The two-story property at 2406 Newport Blvd. should be a sure-fire customer magnet. It's on the Peninsula, right on the water's edge, bordered by a view of put-putting Duffy boats and across the street from the tourist-trafficked pier. But with its recent track record, the building is a proverbial revolving door of restaurants, seeing no less than three concepts folding during the past decade, one after the other. There was Hooters, a Mexican restaurant called Kantina and something that hawked sushi rolls. It either speaks to the fickle nature of the restaurant biz in general, or the Newport Beach clientele in particular—and I say the latter.
Now there's Commonwealth Lounge, the poster boy of downtown Fullerton's transformation from a charming, antique-store-heavy collection of old buildings to a magnet for the hip crowd in North County. Key to its operating model is its steady roster of DJs, live bands and even burlesque acts whom you've no doubt ogled via slideshows on our website. But Commonwealth, above all else, is less a restaurant and more a nightclub the sunnier and comparatively richer Newport Beach types may not be quite ready for—a place to be after-hours for a drink, to chill, to be around friends you'd rather not hear above the loud, loud music. The best time to come is during happy hour for generous discounts on booze and food—or after 9 p.m., when something interesting happens on the small corner stage on the second floor.
If there's one glaring difference between the Fullerton Commonwealth Lounge and this newest branch, it's this two-floor layout. While the Fullerton hangout spreads out across a spacious, communally cohesive room, Newport Beach's Commonwealth has no choice but to split itself in half due to the nature of its awkward MC Escher-esque building design. The bar and entertainment are upstairs in the cramped main dining room; the rest of the seats are downstairs in a relatively isolated row of booths. Though you'll hear the music clearly as it bleeds through the walls, a ground-floor table is absent of everything designed to make your night. You are removed from the music acts and, more important, the lounge's epicenter, the black-leather-clad bar that looks like a Tim Burton movie set in a sleazy Vegas Keno lounge.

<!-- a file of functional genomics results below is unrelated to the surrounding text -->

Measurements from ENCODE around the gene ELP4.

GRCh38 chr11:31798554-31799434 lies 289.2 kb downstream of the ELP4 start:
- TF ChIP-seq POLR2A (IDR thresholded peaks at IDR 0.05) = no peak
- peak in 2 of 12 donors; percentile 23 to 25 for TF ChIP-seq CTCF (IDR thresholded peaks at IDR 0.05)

Commonwealth Lounge and Grill, www.commonwealthlounge.com. Open Mon.-Wed., 4 p.m.-2 a.m.; Thurs.-Sun., 11 a.m.- 2 a.m. Dinner for two, $25-$60, excluding drinks. Full bar.
Yes, you want to be upstairs, where the action is, where the people are, because you're certainly not there to just eat the food. But if you are, start with the Monte Cristo: turkey, ham and Swiss between two thick slices of sourdough bread and enveloped in a golden-brown cocoon of batter. Like those county-fair Twinkies, the deep fry blesses it with a crunchiness it never knew it needed. Sliced into big-mouthed quarters, you'd be foolish to not pass this around to share: It's too much sandwich, too much richness and too many crispy tater tots on one plate for one mortal to consume. It's probably safe to skip the other entrées entirely and stick with just the sandwich. The grilled chicken breast was predictably dry. If you must do a main course, opt for a steak or the baby-back ribs, which the kitchen seems to run out of too quickly. All protein-based meals include grilled, ornery asparagus spears and a mound of slightly pasty garlic mashed potatoes as side items.
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As with any lounge menu, the better plan of action is to make a meal of appetizers. The cliché that is an ahi-tuna tower would be easy to write off if it weren't so darned good—something about the cubed cucumbers, creamy avocado, crispy wontons and raw tuna work together to dispel any cynicism. More goodwill is banked when you encounter the pigs in a blanket, those retro cocktail-party relics of wieners wrapped in bite-sized puff pastry, here as charming as ever. But the best appetizer by far is the baked Brie, in which more puff pastry holds a wedge of melting Brie under a dome crust. It's eaten in concert with marmalade and grapes, the fruit answering the richness of the oozing cheese.
For something substantial, a section called "crocks" offers a macaroni and cheese so soupy it's in danger of becoming fondue and a Cape Cod Clam Chowdah made by a journeyman chowder cook who comes by every day and does nothing but this cream-inflected-but-not-too-thick brew halfway between the Manhattan and the New England styles of soup. It's hard to say whether Commonwealth Lounge will do as well here as it has on its home turf. It brings an anti-establishment rebelliousness, youth and brashness that has proven good medicine for Fullerton—but will it work on the coast? If it's around more than a year, congrats; if you're gone by then, Commonwealth, don't take it personally—it's Zooport.
This review appeared in print as "Fullerton Flavor: Commonwealth Lounge has spearheaded the revival of downtown Fullerton—but will it work in Zooport?"